Couples: Caring for oneself can lead to happier relationships — on both sides

Being more forgiving of your own shortcomings in a romantic relationship can lead to happier couples. This is the result of a new study by the Otto Friedrich University Bamberg and the Martin Luther University Halle-Wittenberg (MLU), which was published in the journal Personal Relationships. A total of 209 heterosexual couples were surveyed. The results show that men in particular benefit if their partner is self-compassionate. The results provide important information for couples’ therapies, as self-compassion can be trained.

“Self-compassion is the act of having a caring, kind and attentive attitude towards oneself — especially with regard to your own shortcomings,” explains lead author Dr Robert Körner from the University of Bamberg. “We found that one’s ability to react compassionately to one’s own inadequacies, suffering and pain in the relationship benefits both members of the couple. In this way, an actor’s self-compassion not only improves their own happiness, but also their partner’s.” In the study, men in heterosexual relationships in particular showed a high level of relationship satisfaction if their partner was self-compassionate within the relationship.

It has already been established that self-compassion levels can affect personal well-being. They can also influence how people experience their romantic relationships, how satisfied they are in their relationships and how they interact with partners. This includes, for example, how they resolve conflicts or deal with jealousy. In the current study, the researchers have gone one step further to gain a deeper insight into the potential for self-compassion to influence romantic relationships: “So far, studies have mainly been conducted that relate to one person in the relationship. We interviewed both people in the romantic relationship,” explains Dr Nancy Tandler from the Institute of Psychology at MLU.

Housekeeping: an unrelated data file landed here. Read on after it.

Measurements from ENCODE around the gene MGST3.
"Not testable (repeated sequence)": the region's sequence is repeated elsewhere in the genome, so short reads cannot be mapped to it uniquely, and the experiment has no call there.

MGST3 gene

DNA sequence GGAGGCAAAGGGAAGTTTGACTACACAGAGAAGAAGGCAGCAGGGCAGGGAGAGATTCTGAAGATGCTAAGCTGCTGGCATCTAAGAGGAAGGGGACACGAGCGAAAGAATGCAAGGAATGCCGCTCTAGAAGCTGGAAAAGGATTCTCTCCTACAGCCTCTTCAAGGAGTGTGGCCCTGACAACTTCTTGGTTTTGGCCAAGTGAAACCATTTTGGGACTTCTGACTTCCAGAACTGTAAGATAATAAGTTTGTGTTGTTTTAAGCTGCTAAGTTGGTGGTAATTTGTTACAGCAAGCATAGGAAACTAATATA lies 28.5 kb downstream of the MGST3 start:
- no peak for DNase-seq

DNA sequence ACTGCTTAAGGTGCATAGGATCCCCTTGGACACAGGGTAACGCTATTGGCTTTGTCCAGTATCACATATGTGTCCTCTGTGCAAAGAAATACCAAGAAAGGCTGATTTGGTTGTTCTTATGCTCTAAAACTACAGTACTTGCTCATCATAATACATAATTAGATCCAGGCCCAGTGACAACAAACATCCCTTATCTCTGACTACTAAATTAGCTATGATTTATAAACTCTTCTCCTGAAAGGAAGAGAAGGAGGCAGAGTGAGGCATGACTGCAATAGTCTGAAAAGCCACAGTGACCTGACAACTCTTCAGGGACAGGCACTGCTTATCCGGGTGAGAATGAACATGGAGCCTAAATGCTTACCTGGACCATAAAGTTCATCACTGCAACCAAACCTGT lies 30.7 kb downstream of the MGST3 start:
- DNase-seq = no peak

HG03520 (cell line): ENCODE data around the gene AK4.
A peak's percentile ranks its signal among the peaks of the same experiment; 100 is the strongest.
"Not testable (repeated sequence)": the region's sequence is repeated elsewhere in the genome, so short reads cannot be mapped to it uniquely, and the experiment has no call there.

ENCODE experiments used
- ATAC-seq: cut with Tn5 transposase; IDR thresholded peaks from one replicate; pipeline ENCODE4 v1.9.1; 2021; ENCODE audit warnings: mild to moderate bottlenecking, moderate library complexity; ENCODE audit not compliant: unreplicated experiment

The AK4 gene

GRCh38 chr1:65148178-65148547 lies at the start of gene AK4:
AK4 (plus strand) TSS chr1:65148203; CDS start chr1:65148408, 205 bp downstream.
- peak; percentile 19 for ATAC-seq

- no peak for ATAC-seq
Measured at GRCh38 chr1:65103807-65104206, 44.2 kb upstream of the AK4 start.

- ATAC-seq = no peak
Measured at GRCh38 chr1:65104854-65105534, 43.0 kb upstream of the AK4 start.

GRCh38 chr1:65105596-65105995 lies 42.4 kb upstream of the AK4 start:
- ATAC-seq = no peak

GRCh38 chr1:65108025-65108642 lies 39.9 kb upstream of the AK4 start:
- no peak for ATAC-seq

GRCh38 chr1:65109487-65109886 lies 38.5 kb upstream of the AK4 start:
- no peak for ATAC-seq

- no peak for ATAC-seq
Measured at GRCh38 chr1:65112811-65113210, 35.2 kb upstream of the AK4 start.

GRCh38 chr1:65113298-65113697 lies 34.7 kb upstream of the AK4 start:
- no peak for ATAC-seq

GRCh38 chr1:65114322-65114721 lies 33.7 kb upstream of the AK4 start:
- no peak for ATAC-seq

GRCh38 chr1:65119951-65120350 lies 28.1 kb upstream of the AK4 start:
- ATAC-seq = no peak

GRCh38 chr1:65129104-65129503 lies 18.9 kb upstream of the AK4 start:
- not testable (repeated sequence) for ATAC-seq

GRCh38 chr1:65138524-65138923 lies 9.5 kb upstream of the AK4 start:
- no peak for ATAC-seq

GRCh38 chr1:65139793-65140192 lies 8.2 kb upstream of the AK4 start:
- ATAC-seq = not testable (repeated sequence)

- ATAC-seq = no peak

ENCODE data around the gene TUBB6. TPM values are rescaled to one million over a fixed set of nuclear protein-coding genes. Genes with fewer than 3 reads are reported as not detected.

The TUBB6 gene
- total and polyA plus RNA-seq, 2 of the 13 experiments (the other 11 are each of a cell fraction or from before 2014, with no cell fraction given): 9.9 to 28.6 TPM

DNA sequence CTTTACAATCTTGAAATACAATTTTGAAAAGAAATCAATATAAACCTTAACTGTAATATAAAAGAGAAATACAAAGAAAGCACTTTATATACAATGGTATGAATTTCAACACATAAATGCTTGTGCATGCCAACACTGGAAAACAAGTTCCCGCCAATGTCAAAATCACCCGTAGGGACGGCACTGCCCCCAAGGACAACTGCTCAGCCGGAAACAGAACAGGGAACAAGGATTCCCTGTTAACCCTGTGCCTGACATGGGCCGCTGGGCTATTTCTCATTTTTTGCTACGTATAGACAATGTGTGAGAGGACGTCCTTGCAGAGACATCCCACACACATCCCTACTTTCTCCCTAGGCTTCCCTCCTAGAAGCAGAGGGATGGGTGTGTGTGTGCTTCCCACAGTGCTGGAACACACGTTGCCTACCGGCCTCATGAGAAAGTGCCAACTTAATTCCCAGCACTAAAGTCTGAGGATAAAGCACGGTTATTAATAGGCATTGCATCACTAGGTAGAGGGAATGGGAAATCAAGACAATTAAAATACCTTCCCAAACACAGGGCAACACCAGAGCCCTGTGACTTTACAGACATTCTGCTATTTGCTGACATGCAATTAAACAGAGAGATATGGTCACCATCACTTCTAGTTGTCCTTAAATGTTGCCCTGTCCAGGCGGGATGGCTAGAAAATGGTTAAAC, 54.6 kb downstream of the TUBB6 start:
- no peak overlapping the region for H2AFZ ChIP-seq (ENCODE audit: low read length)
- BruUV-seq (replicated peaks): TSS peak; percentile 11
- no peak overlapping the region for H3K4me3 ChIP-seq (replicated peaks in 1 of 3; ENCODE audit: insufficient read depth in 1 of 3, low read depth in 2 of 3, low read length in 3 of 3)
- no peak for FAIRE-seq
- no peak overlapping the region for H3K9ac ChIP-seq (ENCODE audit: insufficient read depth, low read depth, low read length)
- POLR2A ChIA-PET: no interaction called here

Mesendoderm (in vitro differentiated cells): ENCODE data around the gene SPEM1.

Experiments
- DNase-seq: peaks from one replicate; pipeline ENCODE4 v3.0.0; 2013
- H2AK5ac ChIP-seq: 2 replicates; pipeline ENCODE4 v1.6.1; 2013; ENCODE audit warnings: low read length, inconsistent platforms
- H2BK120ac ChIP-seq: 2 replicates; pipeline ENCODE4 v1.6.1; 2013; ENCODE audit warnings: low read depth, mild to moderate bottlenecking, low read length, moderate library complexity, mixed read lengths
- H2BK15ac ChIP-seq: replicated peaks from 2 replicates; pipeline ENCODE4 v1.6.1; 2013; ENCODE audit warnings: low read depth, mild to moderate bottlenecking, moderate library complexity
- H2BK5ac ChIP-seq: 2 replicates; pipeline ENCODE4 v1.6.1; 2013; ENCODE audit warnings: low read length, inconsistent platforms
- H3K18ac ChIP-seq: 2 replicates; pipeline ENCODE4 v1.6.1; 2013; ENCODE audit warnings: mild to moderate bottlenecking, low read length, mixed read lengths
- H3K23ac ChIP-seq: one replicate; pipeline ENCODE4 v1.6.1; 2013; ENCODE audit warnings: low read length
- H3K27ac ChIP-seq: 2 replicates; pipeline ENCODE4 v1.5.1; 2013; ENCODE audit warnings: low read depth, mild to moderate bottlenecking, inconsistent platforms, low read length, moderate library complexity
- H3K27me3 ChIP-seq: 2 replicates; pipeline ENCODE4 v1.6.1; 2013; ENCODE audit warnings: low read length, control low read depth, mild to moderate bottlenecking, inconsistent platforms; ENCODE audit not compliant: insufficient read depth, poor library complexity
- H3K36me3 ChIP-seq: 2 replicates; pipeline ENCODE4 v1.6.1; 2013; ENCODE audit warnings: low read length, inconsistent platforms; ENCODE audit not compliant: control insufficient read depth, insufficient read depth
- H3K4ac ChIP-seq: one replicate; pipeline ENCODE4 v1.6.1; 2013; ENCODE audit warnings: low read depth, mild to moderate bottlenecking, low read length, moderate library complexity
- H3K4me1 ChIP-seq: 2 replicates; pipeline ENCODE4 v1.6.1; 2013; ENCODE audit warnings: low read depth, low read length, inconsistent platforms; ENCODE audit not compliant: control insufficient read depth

The researchers used a comprehensive survey for relationship satisfaction in order to be able to take various aspects of the romantic relationship into account. The questions asked of the test subjects centred on how satisfied they were with their sexuality and what long-term potential they attributed to their relationship. The researchers also looked at the connection at a relationship-specific level by analysing not only individual self-compassion, but also self-compassion within the relationship. “This approach takes into account the fact that people behave differently in different areas of life,” explains Professor Astrid Schütz from the University of Bamberg. For example, there can be a difference in how self-compassionate a person is after a conflict in a romantic relationship and how self-compassionate the person is after a conflict at work. For the study, the researchers surveyed a total of 209 German-speaking heterosexual couples between January and December 2022 in the form of online questionnaires.

“In addition to the substantive findings, we conclude that it is important to consider the interrelationship between the relationship partners in order to understand the full potential of self-compassion as a resource for happy relationships,” says Nancy Tandler. Further research should also consider same-sex relationships and couples from other nations in particular, as expectations of romantic relationships can differ depending on culture, relationship model, sex and gender roles. According to the researchers, the results of the current study can be particularly useful for couples’ therapies, as self-compassion can be trained. For example, when experiencing failure or personal inadequacy, you could ask yourself: “How would I behave towards a boyfriend or girlfriend if he or she were in such a situation?” You could then apply this type of care to yourself.

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